Newly identified antibodies effectively treat Alzheimer's-like disease in mice

September 26, 2013
Alzheimer's disease is characterized by the accumulation of particular toxic proteins in the brain that are believed to underlie the cognitive decline in patients. A new study conducted in mice suggests that newly identified ...

Receptor may aid spread of Alzheimer's and Parkinson's in brain

August 23, 2013
(Medical Xpress)—Scientists at Washington University School of Medicine in St. Louis have found a way that corrupted, disease-causing proteins spread in the brain, potentially contributing to Alzheimer's disease, Parkinson's ...

Transmission of tangles in Alzheimer's mice provides more authentic model of tau pathology

January 15, 2013
Brain diseases associated with the misformed protein tau, including Alzheimer's disease and frontotemporal lobar degeneration with tau pathologies, are characterized by neurofibrillary tangles (NFTs) comprised of pathological ...

Neuronal activity induces tau release from healthy neurons

February 15, 2013
Researchers from King's College London have discovered that neuronal activity can stimulate tau release from healthy neurons in the absence of cell death. The results published by Diane Hanger and her colleagues in EMBO reports ...

From trauma to tau: Researchers tie brain injury to toxic form of protein

May 29, 2013
University of Texas Medical Branch at Galveston researchers have uncovered what may be a key molecular mechanism behind the lasting damage done by traumatic brain injury.

Recommended for you

Lifestyle changes to stave off Alzheimer's? Hints, no proof

July 20, 2017
There are no proven ways to stave off Alzheimer's, but a new report raises the prospect that avoiding nine key risks starting in childhood just might delay or even prevent about a third of dementia cases around the world.

Blood test identifies key Alzheimer's marker

July 19, 2017
A new study led by researchers at Washington University School of Medicine in St. Louis suggests that measures of amyloid beta in the blood have the potential to help identify people with altered levels of amyloid in their ...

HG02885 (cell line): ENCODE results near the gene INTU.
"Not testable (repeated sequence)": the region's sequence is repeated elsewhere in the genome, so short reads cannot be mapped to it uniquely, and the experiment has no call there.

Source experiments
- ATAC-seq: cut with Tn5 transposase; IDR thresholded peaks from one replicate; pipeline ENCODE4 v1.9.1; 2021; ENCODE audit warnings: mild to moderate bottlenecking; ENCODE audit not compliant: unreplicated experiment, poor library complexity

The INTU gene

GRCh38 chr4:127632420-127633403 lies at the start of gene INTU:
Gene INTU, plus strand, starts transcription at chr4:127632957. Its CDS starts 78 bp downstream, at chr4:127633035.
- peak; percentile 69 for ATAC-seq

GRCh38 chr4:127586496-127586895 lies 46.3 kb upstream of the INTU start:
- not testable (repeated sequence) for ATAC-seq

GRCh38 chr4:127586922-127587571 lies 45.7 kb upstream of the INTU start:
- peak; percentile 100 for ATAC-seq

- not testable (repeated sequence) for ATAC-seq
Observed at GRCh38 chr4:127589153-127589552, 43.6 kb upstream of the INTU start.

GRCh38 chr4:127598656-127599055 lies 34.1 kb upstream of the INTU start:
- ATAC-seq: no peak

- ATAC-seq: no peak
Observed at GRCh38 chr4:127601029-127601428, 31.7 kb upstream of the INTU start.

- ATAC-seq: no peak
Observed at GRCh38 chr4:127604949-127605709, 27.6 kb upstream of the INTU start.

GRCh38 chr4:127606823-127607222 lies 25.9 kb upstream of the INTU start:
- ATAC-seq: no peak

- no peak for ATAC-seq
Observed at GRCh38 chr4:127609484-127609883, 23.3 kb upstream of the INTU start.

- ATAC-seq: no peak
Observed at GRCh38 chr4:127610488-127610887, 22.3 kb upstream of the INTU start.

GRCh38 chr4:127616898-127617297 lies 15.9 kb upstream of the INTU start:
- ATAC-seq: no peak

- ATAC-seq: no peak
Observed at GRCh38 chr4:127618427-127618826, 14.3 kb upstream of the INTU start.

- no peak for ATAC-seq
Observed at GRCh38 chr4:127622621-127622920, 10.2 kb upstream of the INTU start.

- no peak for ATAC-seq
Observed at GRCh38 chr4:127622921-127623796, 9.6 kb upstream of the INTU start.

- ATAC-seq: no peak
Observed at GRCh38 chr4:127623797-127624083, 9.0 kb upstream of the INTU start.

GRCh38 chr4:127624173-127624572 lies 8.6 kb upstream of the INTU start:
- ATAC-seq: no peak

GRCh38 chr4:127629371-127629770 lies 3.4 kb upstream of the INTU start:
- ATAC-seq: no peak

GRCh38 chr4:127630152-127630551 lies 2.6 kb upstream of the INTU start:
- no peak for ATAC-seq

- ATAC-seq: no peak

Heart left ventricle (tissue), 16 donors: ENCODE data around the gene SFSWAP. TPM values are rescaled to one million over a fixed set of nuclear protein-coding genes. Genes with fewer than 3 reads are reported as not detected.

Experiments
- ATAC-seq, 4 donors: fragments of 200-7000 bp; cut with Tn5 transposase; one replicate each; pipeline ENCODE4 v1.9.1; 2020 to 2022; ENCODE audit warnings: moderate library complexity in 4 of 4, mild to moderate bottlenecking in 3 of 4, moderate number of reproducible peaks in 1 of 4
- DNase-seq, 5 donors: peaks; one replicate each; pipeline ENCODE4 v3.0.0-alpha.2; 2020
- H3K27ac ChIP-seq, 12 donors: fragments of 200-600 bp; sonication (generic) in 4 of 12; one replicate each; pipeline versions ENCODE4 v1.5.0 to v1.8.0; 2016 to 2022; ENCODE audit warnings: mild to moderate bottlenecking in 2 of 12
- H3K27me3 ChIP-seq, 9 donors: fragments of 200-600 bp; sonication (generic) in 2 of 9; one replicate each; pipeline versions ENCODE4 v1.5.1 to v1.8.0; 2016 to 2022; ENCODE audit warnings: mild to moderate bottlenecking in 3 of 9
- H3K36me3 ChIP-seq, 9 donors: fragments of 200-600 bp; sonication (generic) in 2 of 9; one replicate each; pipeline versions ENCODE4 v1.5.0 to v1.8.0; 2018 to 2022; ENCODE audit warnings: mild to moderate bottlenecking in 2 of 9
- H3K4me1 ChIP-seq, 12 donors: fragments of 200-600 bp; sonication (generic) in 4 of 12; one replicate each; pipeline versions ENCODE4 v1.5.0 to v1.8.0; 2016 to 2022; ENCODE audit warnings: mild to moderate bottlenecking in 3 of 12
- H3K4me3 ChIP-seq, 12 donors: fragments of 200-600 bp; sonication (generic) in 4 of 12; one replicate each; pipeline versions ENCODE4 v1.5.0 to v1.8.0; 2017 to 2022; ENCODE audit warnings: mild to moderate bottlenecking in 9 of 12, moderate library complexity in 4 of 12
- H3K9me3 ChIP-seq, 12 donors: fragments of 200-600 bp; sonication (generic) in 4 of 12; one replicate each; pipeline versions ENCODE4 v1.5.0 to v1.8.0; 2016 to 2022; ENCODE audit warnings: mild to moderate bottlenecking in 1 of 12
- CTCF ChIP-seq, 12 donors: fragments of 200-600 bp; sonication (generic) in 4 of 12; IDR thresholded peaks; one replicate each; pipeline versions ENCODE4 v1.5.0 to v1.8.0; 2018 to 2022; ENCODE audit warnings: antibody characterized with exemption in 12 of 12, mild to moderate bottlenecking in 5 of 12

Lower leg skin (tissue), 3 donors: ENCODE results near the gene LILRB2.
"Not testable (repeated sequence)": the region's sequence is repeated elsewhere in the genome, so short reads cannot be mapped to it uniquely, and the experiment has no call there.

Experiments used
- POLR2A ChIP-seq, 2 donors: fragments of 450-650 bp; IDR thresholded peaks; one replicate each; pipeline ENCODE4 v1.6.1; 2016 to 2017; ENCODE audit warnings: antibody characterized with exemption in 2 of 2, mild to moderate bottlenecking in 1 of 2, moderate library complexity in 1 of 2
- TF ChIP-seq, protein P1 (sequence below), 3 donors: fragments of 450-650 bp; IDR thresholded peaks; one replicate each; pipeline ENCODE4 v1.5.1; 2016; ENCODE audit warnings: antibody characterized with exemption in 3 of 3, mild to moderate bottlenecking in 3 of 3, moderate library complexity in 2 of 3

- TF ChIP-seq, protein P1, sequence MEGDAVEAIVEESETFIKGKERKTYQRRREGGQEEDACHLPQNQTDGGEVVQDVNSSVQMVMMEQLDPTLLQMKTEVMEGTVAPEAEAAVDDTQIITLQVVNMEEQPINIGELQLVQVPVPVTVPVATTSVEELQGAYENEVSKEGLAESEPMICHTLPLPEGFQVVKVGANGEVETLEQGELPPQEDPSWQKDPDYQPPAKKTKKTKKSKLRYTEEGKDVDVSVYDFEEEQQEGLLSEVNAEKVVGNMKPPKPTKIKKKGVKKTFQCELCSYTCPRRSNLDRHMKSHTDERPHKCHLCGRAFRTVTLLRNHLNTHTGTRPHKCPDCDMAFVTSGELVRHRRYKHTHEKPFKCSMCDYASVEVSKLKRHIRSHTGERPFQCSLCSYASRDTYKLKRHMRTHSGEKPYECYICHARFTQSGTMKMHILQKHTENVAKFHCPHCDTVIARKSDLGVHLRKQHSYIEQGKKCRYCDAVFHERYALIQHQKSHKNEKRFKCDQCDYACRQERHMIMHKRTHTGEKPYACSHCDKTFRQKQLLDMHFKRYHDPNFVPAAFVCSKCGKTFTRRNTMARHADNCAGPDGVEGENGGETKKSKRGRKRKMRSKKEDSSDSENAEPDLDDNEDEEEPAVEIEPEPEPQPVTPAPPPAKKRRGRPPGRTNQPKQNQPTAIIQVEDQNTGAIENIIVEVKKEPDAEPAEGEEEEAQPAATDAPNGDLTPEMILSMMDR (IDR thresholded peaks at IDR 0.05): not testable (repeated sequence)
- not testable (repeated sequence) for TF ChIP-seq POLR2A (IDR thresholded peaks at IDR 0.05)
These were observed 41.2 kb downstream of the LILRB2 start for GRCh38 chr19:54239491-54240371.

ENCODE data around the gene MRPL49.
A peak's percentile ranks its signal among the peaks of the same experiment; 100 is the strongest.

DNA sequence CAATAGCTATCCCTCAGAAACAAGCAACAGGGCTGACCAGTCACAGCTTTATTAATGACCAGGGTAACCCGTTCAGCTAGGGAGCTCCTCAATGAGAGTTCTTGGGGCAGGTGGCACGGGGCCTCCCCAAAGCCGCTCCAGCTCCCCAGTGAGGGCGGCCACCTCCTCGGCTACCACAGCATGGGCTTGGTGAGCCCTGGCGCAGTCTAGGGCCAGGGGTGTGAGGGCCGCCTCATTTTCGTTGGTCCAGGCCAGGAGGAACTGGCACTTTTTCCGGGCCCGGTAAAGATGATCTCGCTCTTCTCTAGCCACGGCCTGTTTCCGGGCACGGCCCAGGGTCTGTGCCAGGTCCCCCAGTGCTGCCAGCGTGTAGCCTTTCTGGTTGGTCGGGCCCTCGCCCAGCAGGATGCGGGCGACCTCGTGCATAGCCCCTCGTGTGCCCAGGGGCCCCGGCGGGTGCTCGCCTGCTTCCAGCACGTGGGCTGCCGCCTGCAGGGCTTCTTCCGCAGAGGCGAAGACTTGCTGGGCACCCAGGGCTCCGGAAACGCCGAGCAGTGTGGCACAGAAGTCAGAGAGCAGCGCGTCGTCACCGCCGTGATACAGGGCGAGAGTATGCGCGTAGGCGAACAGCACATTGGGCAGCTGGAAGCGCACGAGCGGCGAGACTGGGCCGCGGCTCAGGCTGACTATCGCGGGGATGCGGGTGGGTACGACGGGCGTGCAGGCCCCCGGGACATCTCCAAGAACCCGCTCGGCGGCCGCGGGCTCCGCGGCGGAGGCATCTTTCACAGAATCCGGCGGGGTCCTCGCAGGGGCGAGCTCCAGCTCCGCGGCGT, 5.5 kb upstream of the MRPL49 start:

Steering an enzyme's 'scissors' shows potential for stopping Alzheimer's disease

July 19, 2017
The old real estate adage about "location, location, location" might also apply to the biochemical genesis of Alzheimer's disease, according to new research from the University of British Columbia.

Brain scans may change care for some people with memory loss

July 19, 2017
Does it really take an expensive brain scan to diagnose Alzheimer's? Not everybody needs one but new research suggests that for a surprising number of patients whose memory problems are hard to pin down, PET scans may lead ...

Can poor sleep boost odds for Alzheimer's?

July 18, 2017
(HealthDay)— Breathing problems during sleep may signal an increased risk for Alzheimer's disease, a trio of studies suggests.

Hearing is believing: Speech may be a clue to mental decline

July 17, 2017
Your speech may, um, help reveal if you're uh ... developing thinking problems. More pauses, filler words and other verbal changes might be an early sign of mental decline, which can lead to Alzheimer's disease, a study suggests.

0 comments

Please sign in to add a comment. Registration is free, and takes less than a minute. Read more

Click here to reset your password.
Sign in to get notified via email when new comments are made.